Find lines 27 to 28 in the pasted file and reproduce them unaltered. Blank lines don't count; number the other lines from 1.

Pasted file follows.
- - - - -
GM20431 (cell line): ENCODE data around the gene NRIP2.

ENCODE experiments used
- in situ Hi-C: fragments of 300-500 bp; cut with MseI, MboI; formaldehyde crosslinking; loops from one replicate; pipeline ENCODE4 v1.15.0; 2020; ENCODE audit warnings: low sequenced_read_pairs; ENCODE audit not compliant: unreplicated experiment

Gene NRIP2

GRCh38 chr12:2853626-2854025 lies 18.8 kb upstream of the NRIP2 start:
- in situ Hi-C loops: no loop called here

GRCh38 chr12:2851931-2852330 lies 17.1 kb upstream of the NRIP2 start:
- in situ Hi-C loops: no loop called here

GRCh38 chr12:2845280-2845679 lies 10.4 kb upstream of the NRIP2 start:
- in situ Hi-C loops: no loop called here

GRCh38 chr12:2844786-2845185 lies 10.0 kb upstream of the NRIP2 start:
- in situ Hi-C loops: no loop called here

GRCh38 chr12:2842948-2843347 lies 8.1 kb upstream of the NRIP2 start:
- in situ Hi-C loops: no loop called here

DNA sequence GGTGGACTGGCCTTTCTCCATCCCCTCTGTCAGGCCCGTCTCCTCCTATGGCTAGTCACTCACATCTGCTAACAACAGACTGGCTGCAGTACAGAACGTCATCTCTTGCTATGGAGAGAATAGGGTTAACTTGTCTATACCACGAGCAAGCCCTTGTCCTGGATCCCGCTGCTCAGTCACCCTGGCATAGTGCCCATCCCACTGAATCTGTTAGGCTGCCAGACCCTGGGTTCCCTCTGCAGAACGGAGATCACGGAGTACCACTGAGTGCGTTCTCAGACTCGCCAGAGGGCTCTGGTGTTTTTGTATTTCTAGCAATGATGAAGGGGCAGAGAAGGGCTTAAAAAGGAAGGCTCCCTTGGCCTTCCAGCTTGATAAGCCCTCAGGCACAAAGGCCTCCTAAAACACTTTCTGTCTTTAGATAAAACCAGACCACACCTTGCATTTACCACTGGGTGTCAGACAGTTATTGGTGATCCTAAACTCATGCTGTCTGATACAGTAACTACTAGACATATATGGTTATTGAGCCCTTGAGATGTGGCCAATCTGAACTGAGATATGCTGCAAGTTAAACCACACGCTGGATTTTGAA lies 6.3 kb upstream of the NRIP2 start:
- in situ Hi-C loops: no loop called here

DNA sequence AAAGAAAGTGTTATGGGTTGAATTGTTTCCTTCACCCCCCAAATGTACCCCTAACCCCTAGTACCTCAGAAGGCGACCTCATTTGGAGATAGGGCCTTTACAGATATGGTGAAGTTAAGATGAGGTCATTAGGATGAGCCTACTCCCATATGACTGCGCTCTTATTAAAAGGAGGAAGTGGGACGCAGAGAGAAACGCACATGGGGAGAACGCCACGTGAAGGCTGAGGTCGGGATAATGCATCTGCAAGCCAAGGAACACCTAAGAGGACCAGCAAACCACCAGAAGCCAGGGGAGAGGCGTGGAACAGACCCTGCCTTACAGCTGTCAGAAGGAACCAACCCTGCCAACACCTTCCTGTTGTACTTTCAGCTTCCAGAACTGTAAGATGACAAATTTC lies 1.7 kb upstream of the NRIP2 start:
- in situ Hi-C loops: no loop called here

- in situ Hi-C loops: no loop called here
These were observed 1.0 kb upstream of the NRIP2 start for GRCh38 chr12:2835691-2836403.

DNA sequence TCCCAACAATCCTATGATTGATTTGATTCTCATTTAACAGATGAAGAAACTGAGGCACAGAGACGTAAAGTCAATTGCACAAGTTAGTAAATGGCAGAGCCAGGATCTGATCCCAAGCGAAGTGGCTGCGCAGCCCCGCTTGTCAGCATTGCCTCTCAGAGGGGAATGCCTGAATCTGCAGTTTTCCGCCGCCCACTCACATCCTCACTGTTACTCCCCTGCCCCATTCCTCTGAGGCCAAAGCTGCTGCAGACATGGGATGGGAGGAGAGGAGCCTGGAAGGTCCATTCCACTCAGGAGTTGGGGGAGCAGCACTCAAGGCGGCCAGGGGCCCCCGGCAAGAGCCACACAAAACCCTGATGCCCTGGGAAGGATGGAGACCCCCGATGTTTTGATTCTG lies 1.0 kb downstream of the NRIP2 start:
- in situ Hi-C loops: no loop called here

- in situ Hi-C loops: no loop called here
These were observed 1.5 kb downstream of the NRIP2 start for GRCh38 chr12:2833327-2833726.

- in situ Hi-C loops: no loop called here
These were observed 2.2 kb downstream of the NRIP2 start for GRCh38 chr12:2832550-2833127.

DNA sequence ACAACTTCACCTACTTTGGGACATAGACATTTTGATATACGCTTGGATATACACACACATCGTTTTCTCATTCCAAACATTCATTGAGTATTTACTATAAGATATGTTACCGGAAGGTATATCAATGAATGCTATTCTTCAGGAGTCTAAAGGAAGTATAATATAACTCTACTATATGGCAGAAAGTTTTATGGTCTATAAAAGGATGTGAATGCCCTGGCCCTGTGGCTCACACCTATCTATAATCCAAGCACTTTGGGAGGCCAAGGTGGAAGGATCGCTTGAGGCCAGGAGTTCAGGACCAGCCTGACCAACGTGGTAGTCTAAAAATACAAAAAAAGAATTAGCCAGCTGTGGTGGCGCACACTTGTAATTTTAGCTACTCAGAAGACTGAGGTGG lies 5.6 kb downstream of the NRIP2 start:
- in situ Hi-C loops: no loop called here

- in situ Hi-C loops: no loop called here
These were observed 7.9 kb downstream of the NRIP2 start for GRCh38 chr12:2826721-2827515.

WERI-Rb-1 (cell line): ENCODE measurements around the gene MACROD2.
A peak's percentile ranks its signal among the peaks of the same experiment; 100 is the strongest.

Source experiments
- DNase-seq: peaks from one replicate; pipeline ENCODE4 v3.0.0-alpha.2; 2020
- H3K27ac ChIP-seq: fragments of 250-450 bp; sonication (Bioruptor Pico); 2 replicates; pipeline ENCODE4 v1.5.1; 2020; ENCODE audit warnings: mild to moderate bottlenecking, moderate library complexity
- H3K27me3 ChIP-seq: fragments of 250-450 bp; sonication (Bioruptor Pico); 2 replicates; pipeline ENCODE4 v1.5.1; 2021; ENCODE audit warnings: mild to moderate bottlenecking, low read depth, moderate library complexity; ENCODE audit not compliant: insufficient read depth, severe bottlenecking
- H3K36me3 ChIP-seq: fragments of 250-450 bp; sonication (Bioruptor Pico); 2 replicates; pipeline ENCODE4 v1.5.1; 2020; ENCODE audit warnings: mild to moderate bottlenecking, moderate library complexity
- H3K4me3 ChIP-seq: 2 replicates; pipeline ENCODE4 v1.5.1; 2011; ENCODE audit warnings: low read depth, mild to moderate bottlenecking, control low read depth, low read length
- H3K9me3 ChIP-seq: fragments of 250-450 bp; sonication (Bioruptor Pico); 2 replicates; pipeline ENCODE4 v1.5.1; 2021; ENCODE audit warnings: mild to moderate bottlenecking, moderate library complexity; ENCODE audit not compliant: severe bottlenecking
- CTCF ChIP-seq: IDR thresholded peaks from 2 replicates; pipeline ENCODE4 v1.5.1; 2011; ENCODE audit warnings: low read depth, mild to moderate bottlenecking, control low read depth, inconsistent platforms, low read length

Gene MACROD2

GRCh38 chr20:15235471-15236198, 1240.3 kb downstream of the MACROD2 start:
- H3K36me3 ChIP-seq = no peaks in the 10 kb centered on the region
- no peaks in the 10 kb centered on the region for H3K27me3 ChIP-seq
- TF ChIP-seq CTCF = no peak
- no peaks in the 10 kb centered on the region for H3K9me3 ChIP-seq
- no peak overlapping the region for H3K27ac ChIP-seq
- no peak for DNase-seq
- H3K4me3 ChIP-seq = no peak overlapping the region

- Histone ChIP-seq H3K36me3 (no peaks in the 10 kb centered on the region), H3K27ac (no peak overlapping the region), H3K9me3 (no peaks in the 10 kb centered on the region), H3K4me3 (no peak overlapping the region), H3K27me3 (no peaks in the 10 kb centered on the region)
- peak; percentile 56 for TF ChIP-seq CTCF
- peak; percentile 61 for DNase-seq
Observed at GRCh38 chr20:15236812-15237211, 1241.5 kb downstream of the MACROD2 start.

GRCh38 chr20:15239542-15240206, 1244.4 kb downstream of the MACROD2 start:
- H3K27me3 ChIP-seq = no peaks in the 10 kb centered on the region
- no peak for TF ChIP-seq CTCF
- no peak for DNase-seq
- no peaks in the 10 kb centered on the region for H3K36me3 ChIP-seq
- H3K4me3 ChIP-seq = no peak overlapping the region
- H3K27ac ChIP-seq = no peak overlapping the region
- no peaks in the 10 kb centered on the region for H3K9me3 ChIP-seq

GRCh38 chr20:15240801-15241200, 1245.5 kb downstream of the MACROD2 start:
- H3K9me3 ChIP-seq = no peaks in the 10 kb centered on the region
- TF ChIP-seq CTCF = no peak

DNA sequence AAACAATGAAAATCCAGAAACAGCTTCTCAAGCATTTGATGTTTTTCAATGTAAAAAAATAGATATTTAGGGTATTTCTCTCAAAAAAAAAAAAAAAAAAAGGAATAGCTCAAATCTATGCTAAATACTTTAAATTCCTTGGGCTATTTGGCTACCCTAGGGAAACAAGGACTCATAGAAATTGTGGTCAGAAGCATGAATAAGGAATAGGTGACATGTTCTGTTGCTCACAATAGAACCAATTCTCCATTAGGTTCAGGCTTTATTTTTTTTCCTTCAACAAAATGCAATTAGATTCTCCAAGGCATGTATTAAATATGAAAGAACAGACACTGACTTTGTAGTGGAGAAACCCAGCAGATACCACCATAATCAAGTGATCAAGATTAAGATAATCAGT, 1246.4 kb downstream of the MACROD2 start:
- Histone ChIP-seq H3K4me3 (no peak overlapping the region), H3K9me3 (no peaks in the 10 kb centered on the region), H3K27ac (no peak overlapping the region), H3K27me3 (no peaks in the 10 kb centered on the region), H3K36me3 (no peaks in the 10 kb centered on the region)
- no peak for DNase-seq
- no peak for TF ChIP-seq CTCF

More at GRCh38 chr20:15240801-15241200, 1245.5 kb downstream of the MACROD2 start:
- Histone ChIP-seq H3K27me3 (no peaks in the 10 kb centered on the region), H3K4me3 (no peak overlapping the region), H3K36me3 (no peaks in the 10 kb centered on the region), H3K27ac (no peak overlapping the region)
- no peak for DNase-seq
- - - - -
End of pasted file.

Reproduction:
DNA sequence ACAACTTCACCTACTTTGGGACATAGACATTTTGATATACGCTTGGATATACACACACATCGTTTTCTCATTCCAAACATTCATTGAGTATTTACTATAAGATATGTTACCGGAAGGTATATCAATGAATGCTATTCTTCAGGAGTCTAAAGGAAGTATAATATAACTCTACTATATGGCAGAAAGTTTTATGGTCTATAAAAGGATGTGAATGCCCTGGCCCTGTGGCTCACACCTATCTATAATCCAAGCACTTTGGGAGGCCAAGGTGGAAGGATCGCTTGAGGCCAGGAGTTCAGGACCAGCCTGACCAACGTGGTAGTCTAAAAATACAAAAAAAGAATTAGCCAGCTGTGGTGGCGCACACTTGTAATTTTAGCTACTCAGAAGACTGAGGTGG lies 5.6 kb downstream of the NRIP2 start:
- in situ Hi-C loops: no loop called here